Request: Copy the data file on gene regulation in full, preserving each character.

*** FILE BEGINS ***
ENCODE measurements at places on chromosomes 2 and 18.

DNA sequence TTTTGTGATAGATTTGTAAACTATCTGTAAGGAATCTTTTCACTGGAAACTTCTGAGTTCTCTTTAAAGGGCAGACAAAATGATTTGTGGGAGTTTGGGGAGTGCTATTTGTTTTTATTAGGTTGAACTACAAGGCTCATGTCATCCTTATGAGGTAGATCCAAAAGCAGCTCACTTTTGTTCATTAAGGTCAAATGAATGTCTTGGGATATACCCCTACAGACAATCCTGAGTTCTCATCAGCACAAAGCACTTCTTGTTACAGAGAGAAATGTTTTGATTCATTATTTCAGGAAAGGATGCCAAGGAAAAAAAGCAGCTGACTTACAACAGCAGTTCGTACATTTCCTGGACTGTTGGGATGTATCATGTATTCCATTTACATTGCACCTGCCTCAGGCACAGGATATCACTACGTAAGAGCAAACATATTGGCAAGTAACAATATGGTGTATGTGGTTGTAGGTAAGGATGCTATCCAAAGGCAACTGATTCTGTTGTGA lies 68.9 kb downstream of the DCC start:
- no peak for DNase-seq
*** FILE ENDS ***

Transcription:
ENCODE measurements at places on chromosomes 2 and 18.

DNA sequence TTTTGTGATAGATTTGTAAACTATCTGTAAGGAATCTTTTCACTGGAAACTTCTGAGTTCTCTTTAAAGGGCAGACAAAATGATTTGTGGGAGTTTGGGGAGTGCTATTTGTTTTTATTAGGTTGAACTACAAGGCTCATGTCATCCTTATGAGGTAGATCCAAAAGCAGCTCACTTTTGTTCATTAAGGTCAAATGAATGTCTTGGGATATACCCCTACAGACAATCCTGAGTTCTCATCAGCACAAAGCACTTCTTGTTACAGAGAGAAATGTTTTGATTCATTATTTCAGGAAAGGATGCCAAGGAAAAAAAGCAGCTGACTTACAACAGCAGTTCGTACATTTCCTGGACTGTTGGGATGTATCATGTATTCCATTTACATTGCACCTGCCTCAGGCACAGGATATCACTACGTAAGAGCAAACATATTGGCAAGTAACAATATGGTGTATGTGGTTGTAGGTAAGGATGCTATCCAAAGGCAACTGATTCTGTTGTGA lies 68.9 kb downstream of the DCC start:
- no peak for DNase-seq